One name: A report Thursday evening said Trump is considering former Rep. Jeff Miller (R-Fla.), who once chaired the House Veterans Affairs Committee, for VA secretary.

"He may have somebody in mind, but I know that an official nominee is not imminent," an official told The Washington Examiner. "It's not going to be this week, maybe not even next week."


POMPEO IS CONFIRMED: The Senate confirmed CIA Director Mike Pompeo to be secretary of State on Thursday, overcoming steep opposition to his nomination.

Senators voted 57-42, well over the simple majority needed for approval by the chamber.

Pompeo's confirmation was a virtual lock after Sen. Rand Paul (R-Ky.) reversed his position and said he would support Trump's pick.

The announcement came amid an intense pressure campaign by the White House and spared Pompeo the dubious distinction of being the first secretary of State nominee since at least 1925 to fail to win over the Senate Foreign Relations Committee.


White House releases photos of Pompeo and Kim Jong Un: Following Pompeo's confirmation, press secretary Sarah Huckabee Sanders tweeted photos of the new Secretary of State with Kim.

"Great to have Secretary Pompeo confirmed. He will do an excellent job helping @POTUS lead our efforts to denuclearize the Korean Peninsula," she wrote.

The president had said last week that Pompeo quietly traveled to North Korea over the Easter weekend, when he was still CIA director, as part of the administration's efforts to set up a meeting between Trump and Kim.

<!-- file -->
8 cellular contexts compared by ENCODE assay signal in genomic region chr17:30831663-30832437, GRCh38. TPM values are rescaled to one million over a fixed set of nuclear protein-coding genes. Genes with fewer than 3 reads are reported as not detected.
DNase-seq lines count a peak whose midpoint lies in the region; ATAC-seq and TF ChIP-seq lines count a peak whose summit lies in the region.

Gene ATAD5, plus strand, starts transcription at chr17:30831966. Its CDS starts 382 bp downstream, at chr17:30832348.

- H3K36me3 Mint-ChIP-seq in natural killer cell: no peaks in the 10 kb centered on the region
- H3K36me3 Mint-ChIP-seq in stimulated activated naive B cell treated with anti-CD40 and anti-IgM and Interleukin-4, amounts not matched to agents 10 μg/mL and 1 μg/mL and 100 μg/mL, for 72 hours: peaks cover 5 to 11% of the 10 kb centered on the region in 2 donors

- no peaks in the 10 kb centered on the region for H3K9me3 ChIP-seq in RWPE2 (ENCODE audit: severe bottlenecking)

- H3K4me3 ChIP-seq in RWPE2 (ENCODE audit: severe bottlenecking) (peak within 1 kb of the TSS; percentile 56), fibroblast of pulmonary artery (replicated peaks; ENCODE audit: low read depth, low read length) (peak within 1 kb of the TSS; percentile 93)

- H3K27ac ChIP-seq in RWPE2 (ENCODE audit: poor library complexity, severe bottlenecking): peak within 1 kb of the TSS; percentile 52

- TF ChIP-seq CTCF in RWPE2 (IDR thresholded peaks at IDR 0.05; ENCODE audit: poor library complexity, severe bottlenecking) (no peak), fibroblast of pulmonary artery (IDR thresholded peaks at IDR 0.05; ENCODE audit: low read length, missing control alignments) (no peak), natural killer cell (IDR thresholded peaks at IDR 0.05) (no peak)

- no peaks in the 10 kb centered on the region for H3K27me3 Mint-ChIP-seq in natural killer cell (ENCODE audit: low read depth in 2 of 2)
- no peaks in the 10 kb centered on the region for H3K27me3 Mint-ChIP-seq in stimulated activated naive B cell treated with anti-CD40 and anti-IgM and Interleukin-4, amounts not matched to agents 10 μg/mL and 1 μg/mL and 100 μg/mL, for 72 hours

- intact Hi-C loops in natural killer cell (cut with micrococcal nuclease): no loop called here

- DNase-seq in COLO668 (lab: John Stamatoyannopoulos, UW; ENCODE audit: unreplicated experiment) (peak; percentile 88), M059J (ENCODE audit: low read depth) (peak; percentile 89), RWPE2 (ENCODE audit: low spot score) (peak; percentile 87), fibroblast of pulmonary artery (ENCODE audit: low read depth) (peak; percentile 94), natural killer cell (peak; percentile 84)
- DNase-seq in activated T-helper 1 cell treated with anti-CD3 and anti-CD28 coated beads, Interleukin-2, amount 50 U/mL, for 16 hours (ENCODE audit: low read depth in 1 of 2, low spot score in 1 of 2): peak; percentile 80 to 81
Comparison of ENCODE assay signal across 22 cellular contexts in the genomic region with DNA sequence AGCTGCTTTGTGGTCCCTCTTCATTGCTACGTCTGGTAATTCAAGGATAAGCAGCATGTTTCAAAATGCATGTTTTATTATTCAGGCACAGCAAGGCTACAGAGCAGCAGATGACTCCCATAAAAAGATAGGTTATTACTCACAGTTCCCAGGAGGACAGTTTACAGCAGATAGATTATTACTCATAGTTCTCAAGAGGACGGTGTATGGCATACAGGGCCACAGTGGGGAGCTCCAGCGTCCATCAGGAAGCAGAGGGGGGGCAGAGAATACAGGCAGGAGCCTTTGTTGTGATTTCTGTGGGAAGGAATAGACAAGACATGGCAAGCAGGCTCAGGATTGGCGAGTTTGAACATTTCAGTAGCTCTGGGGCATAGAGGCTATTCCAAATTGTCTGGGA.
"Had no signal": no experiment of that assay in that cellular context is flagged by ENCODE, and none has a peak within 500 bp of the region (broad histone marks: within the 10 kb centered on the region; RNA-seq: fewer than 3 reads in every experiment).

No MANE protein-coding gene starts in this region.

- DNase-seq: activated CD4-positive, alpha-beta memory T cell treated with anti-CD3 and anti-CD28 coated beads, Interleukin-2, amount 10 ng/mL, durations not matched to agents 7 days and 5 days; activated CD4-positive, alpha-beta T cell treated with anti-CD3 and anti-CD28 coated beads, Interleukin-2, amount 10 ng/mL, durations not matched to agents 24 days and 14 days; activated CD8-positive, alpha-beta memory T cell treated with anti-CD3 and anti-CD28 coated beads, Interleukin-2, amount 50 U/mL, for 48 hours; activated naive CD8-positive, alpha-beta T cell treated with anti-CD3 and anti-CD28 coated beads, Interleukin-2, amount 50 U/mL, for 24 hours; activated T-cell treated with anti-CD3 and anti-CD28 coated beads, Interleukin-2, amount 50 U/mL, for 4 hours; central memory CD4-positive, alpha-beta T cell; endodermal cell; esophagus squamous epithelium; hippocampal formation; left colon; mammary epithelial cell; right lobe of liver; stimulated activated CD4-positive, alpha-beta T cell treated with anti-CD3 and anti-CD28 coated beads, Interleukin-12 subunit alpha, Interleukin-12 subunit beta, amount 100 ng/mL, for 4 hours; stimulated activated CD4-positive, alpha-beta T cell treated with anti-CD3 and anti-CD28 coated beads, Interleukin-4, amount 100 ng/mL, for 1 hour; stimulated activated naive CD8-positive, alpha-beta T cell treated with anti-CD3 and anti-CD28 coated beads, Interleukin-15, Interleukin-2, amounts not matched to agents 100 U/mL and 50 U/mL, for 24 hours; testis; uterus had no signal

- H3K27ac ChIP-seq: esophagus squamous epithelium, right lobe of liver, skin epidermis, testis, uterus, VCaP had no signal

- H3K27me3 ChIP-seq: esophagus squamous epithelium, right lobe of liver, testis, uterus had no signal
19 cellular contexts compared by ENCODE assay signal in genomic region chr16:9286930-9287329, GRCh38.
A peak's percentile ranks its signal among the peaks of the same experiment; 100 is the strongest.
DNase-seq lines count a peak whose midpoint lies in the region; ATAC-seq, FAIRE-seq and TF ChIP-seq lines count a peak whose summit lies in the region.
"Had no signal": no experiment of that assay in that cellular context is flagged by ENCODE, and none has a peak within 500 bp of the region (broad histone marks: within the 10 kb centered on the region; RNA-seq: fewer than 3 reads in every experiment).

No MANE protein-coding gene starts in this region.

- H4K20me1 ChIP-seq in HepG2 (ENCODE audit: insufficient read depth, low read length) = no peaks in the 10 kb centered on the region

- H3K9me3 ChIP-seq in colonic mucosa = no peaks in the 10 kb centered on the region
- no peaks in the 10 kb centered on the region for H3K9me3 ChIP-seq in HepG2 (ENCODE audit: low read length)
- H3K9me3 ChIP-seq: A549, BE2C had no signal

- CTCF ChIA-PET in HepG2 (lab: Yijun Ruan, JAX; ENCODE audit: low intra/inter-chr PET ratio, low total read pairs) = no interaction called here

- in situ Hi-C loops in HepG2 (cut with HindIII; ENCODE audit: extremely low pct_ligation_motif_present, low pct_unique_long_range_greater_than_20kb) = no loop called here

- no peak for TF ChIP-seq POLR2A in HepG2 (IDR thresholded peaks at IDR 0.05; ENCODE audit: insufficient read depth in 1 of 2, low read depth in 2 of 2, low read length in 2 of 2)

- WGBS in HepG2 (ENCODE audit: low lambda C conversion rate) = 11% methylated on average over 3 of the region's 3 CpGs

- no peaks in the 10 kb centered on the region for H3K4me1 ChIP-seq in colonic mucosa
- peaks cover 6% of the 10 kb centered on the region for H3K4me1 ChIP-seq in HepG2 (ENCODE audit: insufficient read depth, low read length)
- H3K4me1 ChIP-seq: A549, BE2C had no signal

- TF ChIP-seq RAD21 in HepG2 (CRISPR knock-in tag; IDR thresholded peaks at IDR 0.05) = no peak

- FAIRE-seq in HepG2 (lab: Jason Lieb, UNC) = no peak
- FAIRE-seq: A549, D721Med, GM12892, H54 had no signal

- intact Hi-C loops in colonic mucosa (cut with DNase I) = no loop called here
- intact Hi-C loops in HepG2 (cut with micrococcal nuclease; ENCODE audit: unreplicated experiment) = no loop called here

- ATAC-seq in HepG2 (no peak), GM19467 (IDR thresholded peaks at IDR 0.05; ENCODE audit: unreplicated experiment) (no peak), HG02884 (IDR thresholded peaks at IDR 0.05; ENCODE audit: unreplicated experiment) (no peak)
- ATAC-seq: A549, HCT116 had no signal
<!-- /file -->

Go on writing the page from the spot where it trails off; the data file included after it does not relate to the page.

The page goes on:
Pompeo is already on his first trip as secretary of State.


And Gina Haspel takes over at CIA: Haspel on Thursday assumed her role as acting director of the CIA after Pompeo, the agency's former director, was confirmed as secretary of state by the Senate. 

While she has 33 years of experience working in the intelligence community, her critics have cited her ties to the CIA's harsh interrogation techniques after the Sept. 11 attacks. 


What's next for Haspel: The Hill reported on Wednesday that the CIA will permit senators considering her nomination to review some classified information related to her undercover background following pressure from Democrats on Capitol Hill. 


MATTIS DEFENDS ASPECTS OF IRAN DEAL: Defense Secretary James Mattis on Thursday praised certain parts of the Iran nuclear deal, as President TrumpDonald John TrumpSanders urges impeachment trial 'quickly' in the Senate US sending 20,000 troops to Europe for largest exercises since Cold War Barr criticizes FBI, says it's possible agents acted in 'bad faith' in Trump probe MORE repeatedly bashed the multi-nation agreement this week and threatened to pull the United States out of it.